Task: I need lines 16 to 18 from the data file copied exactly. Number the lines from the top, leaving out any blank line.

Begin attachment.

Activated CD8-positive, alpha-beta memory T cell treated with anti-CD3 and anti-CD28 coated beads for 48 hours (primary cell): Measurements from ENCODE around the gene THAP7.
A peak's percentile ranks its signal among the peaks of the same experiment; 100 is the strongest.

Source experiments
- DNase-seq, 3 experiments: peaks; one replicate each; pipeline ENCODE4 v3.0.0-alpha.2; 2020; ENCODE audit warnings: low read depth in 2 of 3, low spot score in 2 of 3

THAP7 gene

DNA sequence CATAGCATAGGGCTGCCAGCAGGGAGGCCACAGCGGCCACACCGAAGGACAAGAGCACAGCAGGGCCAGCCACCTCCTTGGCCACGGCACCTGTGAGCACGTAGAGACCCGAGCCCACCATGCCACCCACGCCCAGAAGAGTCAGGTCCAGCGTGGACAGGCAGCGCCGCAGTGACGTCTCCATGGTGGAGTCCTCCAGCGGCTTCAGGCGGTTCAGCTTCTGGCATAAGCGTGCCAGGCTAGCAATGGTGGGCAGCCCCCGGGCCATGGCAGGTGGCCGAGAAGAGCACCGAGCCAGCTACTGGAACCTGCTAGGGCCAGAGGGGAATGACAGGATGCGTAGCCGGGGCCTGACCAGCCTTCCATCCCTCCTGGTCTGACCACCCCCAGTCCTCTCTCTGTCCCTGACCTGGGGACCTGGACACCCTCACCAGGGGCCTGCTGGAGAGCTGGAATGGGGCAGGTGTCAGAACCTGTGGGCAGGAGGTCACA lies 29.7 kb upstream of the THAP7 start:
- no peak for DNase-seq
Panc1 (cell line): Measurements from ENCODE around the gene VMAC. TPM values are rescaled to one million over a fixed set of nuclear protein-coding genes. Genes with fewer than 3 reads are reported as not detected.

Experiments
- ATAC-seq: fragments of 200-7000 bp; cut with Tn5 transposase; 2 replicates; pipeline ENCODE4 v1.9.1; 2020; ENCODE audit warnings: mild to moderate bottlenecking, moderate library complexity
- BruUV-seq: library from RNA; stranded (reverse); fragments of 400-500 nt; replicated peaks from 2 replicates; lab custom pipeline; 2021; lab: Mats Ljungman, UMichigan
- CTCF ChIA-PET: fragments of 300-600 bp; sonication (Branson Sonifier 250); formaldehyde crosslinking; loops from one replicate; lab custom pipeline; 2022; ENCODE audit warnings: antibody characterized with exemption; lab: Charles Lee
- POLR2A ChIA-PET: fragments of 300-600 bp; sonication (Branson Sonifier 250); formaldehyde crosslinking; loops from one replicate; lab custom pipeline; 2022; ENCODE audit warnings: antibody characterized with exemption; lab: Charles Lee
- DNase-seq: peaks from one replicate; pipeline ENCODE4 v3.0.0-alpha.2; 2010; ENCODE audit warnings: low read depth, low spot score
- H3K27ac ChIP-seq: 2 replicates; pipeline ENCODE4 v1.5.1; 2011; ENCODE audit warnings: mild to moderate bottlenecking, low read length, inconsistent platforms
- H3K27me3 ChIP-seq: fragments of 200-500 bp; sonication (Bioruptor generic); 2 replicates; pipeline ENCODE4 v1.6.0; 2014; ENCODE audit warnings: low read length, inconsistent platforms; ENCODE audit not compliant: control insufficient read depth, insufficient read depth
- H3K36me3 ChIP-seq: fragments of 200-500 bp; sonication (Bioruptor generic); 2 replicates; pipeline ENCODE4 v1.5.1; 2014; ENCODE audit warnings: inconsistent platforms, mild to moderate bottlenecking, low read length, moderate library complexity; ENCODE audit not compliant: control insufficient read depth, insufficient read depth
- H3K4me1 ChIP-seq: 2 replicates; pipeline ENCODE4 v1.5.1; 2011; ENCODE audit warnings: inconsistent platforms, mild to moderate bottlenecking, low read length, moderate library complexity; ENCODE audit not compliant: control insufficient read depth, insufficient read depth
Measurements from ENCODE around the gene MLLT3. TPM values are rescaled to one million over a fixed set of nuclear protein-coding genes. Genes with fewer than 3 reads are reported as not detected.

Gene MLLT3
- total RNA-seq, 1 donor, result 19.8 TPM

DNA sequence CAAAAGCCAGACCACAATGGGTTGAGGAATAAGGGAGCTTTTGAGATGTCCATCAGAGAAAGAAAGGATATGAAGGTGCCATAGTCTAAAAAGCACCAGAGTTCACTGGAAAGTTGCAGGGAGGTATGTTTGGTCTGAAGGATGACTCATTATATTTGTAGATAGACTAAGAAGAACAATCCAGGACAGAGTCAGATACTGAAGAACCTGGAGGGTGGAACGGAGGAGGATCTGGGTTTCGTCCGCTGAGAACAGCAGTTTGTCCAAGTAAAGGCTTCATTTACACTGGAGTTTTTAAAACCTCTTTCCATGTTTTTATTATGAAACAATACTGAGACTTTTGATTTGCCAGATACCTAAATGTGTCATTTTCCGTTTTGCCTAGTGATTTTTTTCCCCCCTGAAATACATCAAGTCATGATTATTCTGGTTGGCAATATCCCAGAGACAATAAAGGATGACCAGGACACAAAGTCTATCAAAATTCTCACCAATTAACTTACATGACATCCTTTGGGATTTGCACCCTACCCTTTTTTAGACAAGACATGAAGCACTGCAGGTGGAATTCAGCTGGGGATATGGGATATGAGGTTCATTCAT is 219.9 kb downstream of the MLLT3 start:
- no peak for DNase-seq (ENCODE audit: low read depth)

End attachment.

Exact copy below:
- H3K27me3 ChIP-seq: fragments of 200-500 bp; sonication (Bioruptor generic); 2 replicates; pipeline ENCODE4 v1.6.0; 2014; ENCODE audit warnings: low read length, inconsistent platforms; ENCODE audit not compliant: control insufficient read depth, insufficient read depth
- H3K36me3 ChIP-seq: fragments of 200-500 bp; sonication (Bioruptor generic); 2 replicates; pipeline ENCODE4 v1.5.1; 2014; ENCODE audit warnings: inconsistent platforms, mild to moderate bottlenecking, low read length, moderate library complexity; ENCODE audit not compliant: control insufficient read depth, insufficient read depth
- H3K4me1 ChIP-seq: 2 replicates; pipeline ENCODE4 v1.5.1; 2011; ENCODE audit warnings: inconsistent platforms, mild to moderate bottlenecking, low read length, moderate library complexity; ENCODE audit not compliant: control insufficient read depth, insufficient read depth